Yor moast bownden
No signature to the Act of Supremacy or Deed of Surrender is any longer extant, and it is uncertain when the priory was dissolved.
In July 1537 (fn. 18) John Berwick, the prior, seems to have been assigned a pension of 20 marks, but in Cardinal Pole's pension list (1553) (fn. 19) an annuity of 60s. is entered as due to Edmund Gregory, and nothing is said about Berwick, who probably in the meantime died.
A priory in so remote and thinly populated a district and so slenderly endowed could never have supported any considerable number of canons. The largest number recorded was nine, who in 1524 united to request Dr. Thomas Bennet, commissary of Cardinal Wolsey, to nominate a prior for them, at the time when John Norman was chosen.
In 1456 there were seven canons, but in 1492, when Robert Wynde ceased to be prior, there were only three canons. Nothing is known of the ordinary life of the house, and no visitation returns are extant. Thomas Thornbury in 1461 was suspended for neglect in keeping the house in proper repair, and in 1492 Robert Wynde is spoken of in the election of his successor as deprived and at the same time as having made a free resignation, both statements probably being correct, the deprivation preceding the formal resignation. In place of Robert Wynde the three canons who were present united to elect Thomas Birde, a canon of Taunton, as their prior. (fn. 20) Robert Williamson, a notary apostolic, was called in to preach the sermon, and John Brodrybbe, rector of Skilgate, and John Edyngton, vicar of Dulverton, were the formal witnesses. The selection of Thomas Birde required the consent of the Prior of Taunton, and on this being given he succeeded Wynde in the management of the affairs of the house. Thirty-two years afterwards, as an old man, he resigned the office of prior, and received a pension of £6 13s. 4d. and food allowance, and the best chamber in the priory after that of the priors.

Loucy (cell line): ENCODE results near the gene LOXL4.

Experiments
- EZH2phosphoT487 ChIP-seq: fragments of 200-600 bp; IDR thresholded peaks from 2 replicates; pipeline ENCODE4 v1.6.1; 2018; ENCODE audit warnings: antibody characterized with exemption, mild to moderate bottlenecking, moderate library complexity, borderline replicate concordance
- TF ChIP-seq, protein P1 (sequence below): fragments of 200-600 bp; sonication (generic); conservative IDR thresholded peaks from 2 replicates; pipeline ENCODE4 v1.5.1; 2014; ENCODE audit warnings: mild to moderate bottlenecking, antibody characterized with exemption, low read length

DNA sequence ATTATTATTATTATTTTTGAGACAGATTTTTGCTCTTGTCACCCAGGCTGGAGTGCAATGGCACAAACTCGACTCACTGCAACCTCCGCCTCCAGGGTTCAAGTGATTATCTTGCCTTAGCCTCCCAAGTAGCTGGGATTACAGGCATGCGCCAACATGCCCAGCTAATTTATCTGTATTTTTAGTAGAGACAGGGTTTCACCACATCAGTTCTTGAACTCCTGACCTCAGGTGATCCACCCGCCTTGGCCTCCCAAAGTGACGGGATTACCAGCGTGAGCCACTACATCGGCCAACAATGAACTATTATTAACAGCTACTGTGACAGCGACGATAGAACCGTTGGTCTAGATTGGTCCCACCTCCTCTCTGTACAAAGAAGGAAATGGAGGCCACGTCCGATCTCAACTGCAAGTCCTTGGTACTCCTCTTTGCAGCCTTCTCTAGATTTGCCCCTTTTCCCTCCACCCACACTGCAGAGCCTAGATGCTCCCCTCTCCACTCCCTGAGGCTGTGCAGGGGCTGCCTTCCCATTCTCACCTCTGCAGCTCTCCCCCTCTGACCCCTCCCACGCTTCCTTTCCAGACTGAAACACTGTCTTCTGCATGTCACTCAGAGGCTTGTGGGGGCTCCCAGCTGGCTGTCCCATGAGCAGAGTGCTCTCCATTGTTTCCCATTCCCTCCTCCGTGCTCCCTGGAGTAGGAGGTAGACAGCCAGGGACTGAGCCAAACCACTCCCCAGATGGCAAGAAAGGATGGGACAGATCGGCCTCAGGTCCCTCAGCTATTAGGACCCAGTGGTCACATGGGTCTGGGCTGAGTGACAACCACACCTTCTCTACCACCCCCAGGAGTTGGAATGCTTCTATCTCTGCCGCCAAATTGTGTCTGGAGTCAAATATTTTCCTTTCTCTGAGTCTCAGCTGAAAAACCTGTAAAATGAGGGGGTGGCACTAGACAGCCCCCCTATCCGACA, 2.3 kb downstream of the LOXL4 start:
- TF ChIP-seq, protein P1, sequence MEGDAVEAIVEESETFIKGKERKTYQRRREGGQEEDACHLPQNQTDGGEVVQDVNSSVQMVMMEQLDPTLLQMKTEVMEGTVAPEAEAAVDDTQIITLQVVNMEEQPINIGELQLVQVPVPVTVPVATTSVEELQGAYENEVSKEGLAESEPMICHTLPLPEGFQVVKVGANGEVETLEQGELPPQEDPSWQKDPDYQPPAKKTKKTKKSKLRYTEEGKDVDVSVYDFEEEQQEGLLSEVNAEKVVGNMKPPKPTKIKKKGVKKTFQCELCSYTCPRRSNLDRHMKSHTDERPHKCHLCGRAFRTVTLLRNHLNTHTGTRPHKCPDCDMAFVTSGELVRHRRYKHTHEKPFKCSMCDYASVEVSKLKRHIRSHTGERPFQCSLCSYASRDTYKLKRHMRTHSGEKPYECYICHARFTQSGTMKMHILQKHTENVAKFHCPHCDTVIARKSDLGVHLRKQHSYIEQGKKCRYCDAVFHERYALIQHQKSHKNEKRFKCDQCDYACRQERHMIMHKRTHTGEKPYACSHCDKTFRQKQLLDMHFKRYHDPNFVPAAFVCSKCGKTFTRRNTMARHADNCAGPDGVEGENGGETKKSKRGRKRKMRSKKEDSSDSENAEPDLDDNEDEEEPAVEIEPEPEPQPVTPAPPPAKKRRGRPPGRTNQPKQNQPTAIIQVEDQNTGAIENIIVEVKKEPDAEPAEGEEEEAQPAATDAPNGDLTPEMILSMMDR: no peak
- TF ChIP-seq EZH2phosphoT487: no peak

In the pension list (fn. 21) of the canons of Taunton a Thomas Matthewe appears, and it is possible that this may have been the Thomas Matthewe of Barlynch who took part in the election of Birde.
Priors of Barlynch
Walter, temp. Bishop Reginald (1174–91) (fn. 22)
John, occurs 1243 (fn. 23)
Robert, occurs 1263, 1277 (fn. 24)
Umfray, occurs 1288 (fn. 25)
Hugh Price, resigned 1321 (fn. 26)
Humphrey de Umbiri, resigned 1347 (fn. 27)
Symon Pile, elected 1347 (fn. 28)
William Wroxhale, occurs 1387 (fn. 29)
John de Taunton, occurs 1390 (fn. 30)
John Porter, died 1430 (fn. 31)
Thomas Bury, elected 1430 (fn. 32)
Thomas Thornbury, elected 1457 (fn. 33)
William Hampne, 1478 (fn. 34)
John Chester, died 1488 (fn. 35)
Robert Wynde, elected 1488 (fn. 36)
Thomas Birde, elected 1492 (fn. 37)
John Norman, appointed 1524 (fn. 38)
John Berwick or Barwyke, last prior, appointed 1535 (fn. 39)